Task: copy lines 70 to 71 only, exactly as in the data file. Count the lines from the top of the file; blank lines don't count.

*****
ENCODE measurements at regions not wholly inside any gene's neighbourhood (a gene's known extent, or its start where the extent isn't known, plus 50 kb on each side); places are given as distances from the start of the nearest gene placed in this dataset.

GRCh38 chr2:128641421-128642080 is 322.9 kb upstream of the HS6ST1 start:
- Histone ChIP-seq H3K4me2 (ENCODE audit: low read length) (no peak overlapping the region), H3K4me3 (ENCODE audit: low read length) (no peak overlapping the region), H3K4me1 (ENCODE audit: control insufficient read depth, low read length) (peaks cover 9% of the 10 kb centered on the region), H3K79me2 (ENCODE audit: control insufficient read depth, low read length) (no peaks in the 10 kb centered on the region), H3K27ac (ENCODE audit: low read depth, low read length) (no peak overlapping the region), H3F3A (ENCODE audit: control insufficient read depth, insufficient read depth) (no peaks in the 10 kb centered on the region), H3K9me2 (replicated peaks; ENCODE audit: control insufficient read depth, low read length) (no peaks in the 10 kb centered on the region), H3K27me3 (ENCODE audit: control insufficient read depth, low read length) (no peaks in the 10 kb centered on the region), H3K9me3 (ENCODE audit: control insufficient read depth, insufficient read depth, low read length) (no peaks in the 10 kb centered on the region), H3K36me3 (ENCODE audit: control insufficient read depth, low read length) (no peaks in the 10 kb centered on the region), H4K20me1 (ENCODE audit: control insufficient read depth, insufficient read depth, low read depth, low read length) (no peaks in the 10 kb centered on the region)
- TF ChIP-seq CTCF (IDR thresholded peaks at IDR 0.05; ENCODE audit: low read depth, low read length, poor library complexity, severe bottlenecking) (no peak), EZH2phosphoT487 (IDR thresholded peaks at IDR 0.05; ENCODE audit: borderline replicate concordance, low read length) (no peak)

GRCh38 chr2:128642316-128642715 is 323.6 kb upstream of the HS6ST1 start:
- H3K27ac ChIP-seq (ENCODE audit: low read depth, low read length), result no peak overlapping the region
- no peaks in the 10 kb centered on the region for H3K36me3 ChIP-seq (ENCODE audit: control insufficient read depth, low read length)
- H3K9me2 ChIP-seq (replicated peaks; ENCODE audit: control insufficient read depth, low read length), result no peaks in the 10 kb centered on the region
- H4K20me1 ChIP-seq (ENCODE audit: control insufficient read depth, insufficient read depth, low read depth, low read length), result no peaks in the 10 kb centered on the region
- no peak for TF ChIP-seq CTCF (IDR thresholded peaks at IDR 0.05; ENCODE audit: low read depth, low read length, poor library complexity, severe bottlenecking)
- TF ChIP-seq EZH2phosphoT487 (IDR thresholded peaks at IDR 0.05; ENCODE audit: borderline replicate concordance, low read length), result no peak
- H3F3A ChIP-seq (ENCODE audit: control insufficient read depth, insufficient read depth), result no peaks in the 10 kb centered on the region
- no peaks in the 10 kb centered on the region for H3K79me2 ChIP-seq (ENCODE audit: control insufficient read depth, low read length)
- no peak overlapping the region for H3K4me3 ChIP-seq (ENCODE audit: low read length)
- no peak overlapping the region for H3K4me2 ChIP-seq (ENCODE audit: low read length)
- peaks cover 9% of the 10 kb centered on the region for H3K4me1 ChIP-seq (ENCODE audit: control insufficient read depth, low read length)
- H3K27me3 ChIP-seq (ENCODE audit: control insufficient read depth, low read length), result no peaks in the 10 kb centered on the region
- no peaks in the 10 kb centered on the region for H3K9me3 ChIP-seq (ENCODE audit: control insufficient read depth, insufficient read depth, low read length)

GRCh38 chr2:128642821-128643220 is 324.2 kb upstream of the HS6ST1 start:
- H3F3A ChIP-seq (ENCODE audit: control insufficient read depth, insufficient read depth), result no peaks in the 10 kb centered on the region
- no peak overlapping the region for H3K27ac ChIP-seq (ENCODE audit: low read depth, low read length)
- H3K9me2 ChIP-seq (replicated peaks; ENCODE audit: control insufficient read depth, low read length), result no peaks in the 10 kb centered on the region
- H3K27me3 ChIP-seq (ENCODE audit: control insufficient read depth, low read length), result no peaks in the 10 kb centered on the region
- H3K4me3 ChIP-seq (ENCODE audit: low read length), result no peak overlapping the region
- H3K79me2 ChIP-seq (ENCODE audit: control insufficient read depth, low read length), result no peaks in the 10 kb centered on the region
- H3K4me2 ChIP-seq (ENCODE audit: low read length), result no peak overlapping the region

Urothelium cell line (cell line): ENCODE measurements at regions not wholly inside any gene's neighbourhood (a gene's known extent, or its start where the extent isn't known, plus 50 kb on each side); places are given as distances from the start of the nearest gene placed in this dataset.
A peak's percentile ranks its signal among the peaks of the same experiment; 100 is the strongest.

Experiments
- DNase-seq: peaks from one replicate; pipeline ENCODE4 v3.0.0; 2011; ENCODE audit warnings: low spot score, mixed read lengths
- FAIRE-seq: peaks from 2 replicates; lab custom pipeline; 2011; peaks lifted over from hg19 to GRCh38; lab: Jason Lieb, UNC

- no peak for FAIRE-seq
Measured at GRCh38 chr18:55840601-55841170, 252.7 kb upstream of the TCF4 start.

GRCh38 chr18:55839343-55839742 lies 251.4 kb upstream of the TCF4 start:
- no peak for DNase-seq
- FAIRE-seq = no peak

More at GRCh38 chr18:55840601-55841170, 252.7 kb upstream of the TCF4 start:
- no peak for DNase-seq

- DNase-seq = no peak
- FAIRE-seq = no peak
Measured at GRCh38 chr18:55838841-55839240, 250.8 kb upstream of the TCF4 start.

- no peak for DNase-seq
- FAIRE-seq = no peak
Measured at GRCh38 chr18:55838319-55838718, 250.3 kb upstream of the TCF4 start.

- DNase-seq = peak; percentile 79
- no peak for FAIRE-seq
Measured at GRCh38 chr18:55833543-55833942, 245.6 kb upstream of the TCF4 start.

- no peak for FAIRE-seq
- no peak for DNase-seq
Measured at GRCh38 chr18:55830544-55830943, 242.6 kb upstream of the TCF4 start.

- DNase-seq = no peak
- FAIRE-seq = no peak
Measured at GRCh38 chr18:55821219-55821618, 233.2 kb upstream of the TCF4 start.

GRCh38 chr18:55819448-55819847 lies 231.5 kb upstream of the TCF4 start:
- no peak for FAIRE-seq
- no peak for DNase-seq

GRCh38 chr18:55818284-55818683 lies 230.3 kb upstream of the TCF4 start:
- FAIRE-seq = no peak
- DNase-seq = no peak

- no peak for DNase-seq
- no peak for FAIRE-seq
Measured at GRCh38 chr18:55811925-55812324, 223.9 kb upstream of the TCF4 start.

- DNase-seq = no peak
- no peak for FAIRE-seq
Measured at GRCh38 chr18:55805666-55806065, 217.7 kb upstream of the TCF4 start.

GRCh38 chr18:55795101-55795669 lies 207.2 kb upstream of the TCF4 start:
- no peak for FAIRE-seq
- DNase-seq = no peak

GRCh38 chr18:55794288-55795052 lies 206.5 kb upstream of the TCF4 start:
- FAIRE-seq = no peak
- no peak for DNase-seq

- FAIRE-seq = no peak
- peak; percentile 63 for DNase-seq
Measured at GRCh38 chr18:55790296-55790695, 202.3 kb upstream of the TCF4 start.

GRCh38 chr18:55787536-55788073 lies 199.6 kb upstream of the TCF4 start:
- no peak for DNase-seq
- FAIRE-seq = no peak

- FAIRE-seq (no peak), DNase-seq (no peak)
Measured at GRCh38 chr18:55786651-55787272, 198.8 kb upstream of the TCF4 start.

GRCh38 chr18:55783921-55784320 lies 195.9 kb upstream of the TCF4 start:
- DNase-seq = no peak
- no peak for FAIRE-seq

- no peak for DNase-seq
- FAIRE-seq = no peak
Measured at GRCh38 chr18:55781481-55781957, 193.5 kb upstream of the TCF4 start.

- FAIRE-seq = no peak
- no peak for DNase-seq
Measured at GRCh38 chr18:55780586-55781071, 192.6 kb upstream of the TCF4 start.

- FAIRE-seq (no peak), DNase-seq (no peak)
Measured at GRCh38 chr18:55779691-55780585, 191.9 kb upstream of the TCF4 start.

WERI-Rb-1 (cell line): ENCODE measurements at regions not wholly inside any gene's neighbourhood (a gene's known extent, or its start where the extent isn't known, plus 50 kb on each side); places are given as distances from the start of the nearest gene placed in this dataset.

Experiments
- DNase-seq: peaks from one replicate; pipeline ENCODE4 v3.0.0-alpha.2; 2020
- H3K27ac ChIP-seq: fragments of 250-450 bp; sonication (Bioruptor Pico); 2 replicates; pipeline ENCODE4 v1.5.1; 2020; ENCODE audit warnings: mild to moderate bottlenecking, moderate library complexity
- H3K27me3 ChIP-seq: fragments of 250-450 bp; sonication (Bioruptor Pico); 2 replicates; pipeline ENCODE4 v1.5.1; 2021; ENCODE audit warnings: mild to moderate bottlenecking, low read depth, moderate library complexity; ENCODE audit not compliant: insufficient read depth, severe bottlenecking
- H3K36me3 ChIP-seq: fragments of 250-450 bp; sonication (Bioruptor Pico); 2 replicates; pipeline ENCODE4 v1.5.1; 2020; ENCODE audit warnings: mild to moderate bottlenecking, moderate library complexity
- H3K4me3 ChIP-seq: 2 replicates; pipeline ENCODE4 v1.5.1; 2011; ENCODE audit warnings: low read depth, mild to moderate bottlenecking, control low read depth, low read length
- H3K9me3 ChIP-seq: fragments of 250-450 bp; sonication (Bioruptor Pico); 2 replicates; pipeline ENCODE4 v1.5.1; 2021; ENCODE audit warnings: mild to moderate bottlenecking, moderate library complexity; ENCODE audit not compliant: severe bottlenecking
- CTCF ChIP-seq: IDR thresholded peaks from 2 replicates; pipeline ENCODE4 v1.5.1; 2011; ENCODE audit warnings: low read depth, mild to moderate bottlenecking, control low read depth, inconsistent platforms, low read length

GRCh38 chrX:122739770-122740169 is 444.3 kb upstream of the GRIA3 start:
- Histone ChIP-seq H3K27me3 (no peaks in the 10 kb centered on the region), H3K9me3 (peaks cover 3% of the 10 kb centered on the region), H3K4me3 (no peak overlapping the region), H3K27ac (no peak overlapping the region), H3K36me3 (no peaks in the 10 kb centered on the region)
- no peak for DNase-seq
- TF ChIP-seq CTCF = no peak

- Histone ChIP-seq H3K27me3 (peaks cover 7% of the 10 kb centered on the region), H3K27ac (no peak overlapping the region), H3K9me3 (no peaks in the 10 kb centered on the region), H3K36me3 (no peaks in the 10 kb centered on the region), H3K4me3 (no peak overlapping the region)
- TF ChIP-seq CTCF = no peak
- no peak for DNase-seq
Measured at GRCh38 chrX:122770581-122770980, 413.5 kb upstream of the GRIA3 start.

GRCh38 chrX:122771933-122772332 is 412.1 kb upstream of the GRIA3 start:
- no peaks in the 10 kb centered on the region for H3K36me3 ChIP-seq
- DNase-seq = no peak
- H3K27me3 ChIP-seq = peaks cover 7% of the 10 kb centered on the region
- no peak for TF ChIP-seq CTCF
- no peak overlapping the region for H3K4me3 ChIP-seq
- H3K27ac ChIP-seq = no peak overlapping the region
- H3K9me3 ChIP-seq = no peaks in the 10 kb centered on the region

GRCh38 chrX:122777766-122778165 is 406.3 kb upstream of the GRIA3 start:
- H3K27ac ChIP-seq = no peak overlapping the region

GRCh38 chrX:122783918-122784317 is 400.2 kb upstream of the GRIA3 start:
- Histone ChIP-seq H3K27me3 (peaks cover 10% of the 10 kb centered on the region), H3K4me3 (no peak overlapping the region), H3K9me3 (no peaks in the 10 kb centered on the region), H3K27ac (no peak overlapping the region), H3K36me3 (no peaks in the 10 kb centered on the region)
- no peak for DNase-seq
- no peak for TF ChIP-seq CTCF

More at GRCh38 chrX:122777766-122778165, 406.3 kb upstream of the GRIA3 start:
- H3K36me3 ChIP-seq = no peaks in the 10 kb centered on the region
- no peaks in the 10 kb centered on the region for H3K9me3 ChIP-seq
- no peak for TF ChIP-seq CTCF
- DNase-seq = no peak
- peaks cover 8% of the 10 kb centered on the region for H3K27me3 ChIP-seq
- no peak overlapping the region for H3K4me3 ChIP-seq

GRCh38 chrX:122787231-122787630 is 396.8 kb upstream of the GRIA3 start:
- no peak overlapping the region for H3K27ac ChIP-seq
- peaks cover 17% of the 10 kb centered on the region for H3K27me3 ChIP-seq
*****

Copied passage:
- FAIRE-seq = no peak
- no peak for DNase-seq